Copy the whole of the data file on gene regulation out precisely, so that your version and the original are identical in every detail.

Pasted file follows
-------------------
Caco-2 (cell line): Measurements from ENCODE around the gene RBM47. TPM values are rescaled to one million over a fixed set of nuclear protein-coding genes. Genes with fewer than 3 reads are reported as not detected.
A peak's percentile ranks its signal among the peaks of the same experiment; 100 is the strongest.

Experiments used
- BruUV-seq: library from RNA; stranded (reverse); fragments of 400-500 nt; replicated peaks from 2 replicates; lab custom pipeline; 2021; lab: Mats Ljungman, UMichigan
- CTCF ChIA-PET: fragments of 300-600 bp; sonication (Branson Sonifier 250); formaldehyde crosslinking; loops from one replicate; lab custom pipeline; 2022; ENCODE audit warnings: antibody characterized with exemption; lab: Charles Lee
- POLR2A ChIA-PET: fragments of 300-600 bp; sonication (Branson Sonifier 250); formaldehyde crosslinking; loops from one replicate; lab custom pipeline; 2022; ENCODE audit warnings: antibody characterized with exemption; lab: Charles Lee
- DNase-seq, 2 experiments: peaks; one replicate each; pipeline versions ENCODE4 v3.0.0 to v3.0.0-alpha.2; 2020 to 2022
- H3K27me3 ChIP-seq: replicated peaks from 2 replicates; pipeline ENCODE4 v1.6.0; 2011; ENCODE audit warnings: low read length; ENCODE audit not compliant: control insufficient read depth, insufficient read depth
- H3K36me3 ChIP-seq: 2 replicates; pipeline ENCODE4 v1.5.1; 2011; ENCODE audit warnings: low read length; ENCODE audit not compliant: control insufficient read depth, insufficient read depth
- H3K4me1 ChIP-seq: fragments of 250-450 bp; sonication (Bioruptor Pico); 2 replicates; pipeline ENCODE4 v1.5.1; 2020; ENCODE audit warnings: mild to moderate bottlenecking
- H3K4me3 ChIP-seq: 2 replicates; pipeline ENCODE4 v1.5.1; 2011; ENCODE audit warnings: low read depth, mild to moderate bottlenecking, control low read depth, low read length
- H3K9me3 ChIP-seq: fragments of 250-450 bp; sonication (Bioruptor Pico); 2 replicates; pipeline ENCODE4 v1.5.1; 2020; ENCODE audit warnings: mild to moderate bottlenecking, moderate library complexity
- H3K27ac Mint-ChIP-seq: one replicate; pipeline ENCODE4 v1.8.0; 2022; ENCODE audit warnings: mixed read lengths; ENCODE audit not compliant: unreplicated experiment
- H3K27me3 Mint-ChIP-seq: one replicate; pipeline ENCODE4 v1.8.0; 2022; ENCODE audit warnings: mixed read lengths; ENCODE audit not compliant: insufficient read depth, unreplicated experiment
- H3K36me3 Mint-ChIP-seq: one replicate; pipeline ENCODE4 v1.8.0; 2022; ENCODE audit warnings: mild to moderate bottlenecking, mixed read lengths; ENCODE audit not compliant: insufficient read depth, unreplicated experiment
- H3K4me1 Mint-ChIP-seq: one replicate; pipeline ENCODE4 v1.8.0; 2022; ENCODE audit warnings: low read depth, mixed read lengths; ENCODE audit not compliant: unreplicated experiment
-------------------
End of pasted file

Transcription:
Caco-2 (cell line): Measurements from ENCODE around the gene RBM47. TPM values are rescaled to one million over a fixed set of nuclear protein-coding genes. Genes with fewer than 3 reads are reported as not detected.
A peak's percentile ranks its signal among the peaks of the same experiment; 100 is the strongest.

Experiments used
- BruUV-seq: library from RNA; stranded (reverse); fragments of 400-500 nt; replicated peaks from 2 replicates; lab custom pipeline; 2021; lab: Mats Ljungman, UMichigan
- CTCF ChIA-PET: fragments of 300-600 bp; sonication (Branson Sonifier 250); formaldehyde crosslinking; loops from one replicate; lab custom pipeline; 2022; ENCODE audit warnings: antibody characterized with exemption; lab: Charles Lee
- POLR2A ChIA-PET: fragments of 300-600 bp; sonication (Branson Sonifier 250); formaldehyde crosslinking; loops from one replicate; lab custom pipeline; 2022; ENCODE audit warnings: antibody characterized with exemption; lab: Charles Lee
- DNase-seq, 2 experiments: peaks; one replicate each; pipeline versions ENCODE4 v3.0.0 to v3.0.0-alpha.2; 2020 to 2022
- H3K27me3 ChIP-seq: replicated peaks from 2 replicates; pipeline ENCODE4 v1.6.0; 2011; ENCODE audit warnings: low read length; ENCODE audit not compliant: control insufficient read depth, insufficient read depth
- H3K36me3 ChIP-seq: 2 replicates; pipeline ENCODE4 v1.5.1; 2011; ENCODE audit warnings: low read length; ENCODE audit not compliant: control insufficient read depth, insufficient read depth
- H3K4me1 ChIP-seq: fragments of 250-450 bp; sonication (Bioruptor Pico); 2 replicates; pipeline ENCODE4 v1.5.1; 2020; ENCODE audit warnings: mild to moderate bottlenecking
- H3K4me3 ChIP-seq: 2 replicates; pipeline ENCODE4 v1.5.1; 2011; ENCODE audit warnings: low read depth, mild to moderate bottlenecking, control low read depth, low read length
- H3K9me3 ChIP-seq: fragments of 250-450 bp; sonication (Bioruptor Pico); 2 replicates; pipeline ENCODE4 v1.5.1; 2020; ENCODE audit warnings: mild to moderate bottlenecking, moderate library complexity
- H3K27ac Mint-ChIP-seq: one replicate; pipeline ENCODE4 v1.8.0; 2022; ENCODE audit warnings: mixed read lengths; ENCODE audit not compliant: unreplicated experiment
- H3K27me3 Mint-ChIP-seq: one replicate; pipeline ENCODE4 v1.8.0; 2022; ENCODE audit warnings: mixed read lengths; ENCODE audit not compliant: insufficient read depth, unreplicated experiment
- H3K36me3 Mint-ChIP-seq: one replicate; pipeline ENCODE4 v1.8.0; 2022; ENCODE audit warnings: mild to moderate bottlenecking, mixed read lengths; ENCODE audit not compliant: insufficient read depth, unreplicated experiment
- H3K4me1 Mint-ChIP-seq: one replicate; pipeline ENCODE4 v1.8.0; 2022; ENCODE audit warnings: low read depth, mixed read lengths; ENCODE audit not compliant: unreplicated experiment